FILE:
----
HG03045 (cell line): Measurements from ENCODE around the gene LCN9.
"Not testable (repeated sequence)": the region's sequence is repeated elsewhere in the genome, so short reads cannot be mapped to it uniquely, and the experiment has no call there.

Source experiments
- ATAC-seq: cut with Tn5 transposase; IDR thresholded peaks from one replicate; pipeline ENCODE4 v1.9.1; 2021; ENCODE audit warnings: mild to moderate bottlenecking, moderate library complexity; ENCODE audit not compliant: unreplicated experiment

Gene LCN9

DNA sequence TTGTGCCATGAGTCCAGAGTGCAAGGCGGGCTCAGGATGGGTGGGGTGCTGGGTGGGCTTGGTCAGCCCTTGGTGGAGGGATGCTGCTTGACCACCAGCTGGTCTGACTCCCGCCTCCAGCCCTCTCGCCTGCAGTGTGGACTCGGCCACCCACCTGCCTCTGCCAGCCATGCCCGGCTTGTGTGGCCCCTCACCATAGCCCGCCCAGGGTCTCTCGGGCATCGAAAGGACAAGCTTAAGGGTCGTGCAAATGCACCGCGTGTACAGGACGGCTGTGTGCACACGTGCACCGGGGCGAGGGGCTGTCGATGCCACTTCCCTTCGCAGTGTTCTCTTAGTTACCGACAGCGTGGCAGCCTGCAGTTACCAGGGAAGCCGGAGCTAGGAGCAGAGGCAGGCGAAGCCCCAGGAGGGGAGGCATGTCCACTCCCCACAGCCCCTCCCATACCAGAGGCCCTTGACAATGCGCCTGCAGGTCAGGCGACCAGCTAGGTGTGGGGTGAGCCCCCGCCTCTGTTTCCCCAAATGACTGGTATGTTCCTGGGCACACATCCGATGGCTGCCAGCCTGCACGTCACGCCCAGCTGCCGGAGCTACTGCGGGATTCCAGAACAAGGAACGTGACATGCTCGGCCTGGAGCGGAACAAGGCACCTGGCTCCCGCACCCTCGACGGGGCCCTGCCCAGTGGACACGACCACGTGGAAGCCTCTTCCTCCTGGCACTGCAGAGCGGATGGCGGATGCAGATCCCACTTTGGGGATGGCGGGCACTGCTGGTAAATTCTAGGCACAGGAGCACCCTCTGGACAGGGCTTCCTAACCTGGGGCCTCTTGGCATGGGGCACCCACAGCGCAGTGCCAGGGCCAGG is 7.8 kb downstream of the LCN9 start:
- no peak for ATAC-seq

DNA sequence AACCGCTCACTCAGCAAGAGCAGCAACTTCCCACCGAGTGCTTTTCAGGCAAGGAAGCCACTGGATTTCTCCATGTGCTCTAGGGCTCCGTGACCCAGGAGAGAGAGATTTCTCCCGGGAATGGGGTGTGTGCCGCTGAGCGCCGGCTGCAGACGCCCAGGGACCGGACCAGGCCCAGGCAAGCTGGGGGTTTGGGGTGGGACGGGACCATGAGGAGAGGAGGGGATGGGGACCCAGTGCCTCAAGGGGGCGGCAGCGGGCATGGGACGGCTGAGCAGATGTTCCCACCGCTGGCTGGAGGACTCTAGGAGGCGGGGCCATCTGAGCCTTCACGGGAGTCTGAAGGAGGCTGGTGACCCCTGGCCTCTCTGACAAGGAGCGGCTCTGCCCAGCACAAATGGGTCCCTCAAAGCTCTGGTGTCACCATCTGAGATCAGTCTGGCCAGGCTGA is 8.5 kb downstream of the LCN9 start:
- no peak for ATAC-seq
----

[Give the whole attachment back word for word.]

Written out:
HG03045 (cell line): Measurements from ENCODE around the gene LCN9.
"Not testable (repeated sequence)": the region's sequence is repeated elsewhere in the genome, so short reads cannot be mapped to it uniquely, and the experiment has no call there.

Source experiments
- ATAC-seq: cut with Tn5 transposase; IDR thresholded peaks from one replicate; pipeline ENCODE4 v1.9.1; 2021; ENCODE audit warnings: mild to moderate bottlenecking, moderate library complexity; ENCODE audit not compliant: unreplicated experiment

Gene LCN9

DNA sequence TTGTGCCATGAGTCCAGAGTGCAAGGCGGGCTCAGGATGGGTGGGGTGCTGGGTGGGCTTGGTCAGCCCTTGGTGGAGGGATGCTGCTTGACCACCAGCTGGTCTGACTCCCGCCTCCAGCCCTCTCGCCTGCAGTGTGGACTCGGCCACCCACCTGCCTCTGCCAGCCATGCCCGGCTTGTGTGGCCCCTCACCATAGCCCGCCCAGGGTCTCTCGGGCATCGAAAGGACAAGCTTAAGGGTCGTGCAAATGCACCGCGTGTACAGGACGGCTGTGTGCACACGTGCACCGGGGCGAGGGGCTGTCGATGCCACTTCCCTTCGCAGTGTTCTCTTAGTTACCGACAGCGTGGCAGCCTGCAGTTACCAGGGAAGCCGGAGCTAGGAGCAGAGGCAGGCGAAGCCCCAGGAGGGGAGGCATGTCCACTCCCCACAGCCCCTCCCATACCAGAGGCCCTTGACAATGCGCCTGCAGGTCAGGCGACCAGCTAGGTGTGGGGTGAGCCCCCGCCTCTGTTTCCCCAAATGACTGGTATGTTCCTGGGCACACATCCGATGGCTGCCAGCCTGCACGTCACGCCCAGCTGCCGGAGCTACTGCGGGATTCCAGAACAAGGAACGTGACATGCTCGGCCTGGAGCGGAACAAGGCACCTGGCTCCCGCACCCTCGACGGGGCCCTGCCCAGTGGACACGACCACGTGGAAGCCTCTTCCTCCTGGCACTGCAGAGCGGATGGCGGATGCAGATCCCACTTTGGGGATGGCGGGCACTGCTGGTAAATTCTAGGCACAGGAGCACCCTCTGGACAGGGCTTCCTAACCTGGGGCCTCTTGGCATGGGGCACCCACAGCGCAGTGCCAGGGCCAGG is 7.8 kb downstream of the LCN9 start:
- no peak for ATAC-seq

DNA sequence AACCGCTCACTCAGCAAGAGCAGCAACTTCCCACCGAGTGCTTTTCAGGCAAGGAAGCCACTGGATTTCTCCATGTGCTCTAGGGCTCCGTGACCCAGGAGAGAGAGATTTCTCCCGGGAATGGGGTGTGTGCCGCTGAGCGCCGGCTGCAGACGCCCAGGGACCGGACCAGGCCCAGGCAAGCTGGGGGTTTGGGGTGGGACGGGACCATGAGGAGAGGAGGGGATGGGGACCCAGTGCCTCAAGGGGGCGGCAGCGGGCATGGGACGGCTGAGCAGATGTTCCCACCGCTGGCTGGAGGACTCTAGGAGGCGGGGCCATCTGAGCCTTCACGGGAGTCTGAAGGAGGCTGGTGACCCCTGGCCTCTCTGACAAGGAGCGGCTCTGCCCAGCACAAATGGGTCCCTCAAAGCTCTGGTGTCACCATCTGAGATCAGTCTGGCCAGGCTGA is 8.5 kb downstream of the LCN9 start:
- no peak for ATAC-seq